The South African Federation of Trade Unions (SAFTU) hosted 1,000 delegates from over 147 working class formations for a two-day summit at the University of Johannesburg, Soweto campus, on July 21-22.
The summit aimed at providing an opportunity for the “working class, rural poor, the downtrodden and marginalized” to discuss how to unite different formations into a mass campaign to struggle for a truly free just, democratic and equal society”, said SAFTU president Mack Chabalala in his opening address.
South Africa being the capital of protest – according to SAFTU, the demand was raised that the working class unite and not struggle in isolation.
A delegate from the National Union of Metalworkers of South Africa (NUMSA), Vuyolwethu Toli, told Peoples Dispatch that on the first day of the summit, delegates were divided into various commissions to discuss the nuances of how to deal with issues affecting working class communities. Commissions debated on issues ranging from decolonized equal education, land and housing, economic crisis, mining, climate change, health and formal and informal economy.
Peoples Dispatch attended the Summit on July 22 when different commissions were reporting back to the delegates. The words often ascribed to Mao Zedong of China – ‘let a hundred flowers bloom: let a hundred schools of thoughts contend” – characterized the presentations and debates. One delegate called the summit “a festival of ideas”.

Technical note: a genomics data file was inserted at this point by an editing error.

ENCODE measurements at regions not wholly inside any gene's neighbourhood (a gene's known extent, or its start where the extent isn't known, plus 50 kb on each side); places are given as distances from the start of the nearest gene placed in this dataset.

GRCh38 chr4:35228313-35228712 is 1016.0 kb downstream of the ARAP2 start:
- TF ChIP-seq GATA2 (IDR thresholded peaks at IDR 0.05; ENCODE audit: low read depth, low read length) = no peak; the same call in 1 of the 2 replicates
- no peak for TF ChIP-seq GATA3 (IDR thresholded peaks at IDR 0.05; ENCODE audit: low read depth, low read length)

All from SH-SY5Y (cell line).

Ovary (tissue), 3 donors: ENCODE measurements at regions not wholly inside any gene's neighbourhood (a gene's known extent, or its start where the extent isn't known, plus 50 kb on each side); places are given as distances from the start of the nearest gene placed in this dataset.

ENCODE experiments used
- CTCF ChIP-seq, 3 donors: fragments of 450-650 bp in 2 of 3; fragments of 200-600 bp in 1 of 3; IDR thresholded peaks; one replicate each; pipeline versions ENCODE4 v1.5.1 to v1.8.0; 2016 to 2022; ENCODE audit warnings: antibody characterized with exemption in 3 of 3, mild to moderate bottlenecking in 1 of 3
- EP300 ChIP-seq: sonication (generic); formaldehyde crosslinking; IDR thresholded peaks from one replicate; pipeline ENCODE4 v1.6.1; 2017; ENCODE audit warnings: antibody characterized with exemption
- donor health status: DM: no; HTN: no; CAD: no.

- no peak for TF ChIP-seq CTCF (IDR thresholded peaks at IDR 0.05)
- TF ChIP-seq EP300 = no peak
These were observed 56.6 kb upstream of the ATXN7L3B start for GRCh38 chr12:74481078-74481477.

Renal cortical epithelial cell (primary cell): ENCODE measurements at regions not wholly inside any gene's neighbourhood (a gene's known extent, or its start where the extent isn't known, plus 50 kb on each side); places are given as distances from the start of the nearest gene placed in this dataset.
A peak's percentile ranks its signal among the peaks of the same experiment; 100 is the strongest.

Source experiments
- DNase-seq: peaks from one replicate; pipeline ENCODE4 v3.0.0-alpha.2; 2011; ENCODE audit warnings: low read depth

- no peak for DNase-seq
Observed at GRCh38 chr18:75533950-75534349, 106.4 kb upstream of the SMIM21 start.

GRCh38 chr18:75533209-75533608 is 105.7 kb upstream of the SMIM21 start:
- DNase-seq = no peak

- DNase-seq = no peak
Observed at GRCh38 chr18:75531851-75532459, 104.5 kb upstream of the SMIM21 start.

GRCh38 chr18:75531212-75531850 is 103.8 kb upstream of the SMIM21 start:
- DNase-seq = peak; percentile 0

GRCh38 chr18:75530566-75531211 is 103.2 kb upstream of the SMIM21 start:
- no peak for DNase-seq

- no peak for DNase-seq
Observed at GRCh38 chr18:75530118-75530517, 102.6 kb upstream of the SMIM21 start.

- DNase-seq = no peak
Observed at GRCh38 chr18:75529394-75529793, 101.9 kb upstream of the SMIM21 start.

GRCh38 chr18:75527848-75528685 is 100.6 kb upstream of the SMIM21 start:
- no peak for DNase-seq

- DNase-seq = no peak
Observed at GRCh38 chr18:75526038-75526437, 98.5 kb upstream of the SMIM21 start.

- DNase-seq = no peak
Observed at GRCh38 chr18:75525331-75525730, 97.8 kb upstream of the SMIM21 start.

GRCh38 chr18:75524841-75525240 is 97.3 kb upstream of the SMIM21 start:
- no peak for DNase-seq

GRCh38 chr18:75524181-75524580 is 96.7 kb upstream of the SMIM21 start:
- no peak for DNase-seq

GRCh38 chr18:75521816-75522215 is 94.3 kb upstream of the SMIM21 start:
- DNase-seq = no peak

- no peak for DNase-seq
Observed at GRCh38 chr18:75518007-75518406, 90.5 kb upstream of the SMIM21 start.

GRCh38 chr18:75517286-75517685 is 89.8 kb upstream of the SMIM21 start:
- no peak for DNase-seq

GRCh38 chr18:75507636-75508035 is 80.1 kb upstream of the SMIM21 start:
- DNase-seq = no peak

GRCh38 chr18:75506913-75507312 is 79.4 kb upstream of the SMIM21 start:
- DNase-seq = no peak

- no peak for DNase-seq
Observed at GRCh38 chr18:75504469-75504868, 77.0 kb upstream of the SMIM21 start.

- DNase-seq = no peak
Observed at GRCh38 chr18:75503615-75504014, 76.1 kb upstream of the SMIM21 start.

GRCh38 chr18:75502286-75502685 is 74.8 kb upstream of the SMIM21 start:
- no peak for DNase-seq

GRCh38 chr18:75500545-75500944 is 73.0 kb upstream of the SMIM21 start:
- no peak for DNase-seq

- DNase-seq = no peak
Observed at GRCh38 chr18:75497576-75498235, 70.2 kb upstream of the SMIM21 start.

However, the summit was not just a contestation of different schools of thoughts but also reflected on key issues. For example, the commission on mining noted that the sector had its origins in migrant labor and that this continued as the status quo. Therefore, there was a need to transform the industry. The commission recommended that the mines be nationalized and be managed by workers and communities closer to them. Mining licences should not be issued without mining communities’ consent, the commission suggested, further demanding that the mine owners in South Africa must be held criminally liable for polluting the environment.
Different commissions further noted that there must be free access to quality health care services and quality education and that land must be redistributed equally among the people of South Africa.
Everyone spoke in unison on the fact that the root cause of the problem was capitalism. During the plenary session, a student representative sad “everyone agrees in this house that the origin of our plight is capitalism … and that the only way to emancipate ourselves is through socialism that will come via a working-class revolution”.
The current government, delegates further observed, had sold out the working class agenda by adopting anti-poor neoliberal policies. There was also agreement that the working class had to unite not just in South Africa, but internationally in fighting capitalism.
Robust and sharp debates ensued on the modalities of how the working class would challenge the state and capitalism. Some delegates argued that there was a need for a socialist movement but felt that it should be informed by community struggles. A bottom-up approach – not a top down approach – was preferred by these delegates, mostly representing community-based organizations and student formations.
Another section of delegates largely representing the labor movements advanced the dominant view, calling for a socialist revolutionary workers political party. A socialist party, delegates argued, was the only vehicle or united front to advance the class interest of the working poor.
The summit resolved to meet again with delegates from different movements present to make and draft resolutions and declarations. In principle, everyone agreed that further fragmentation of the working class must come to an end and that it must fight under one banner.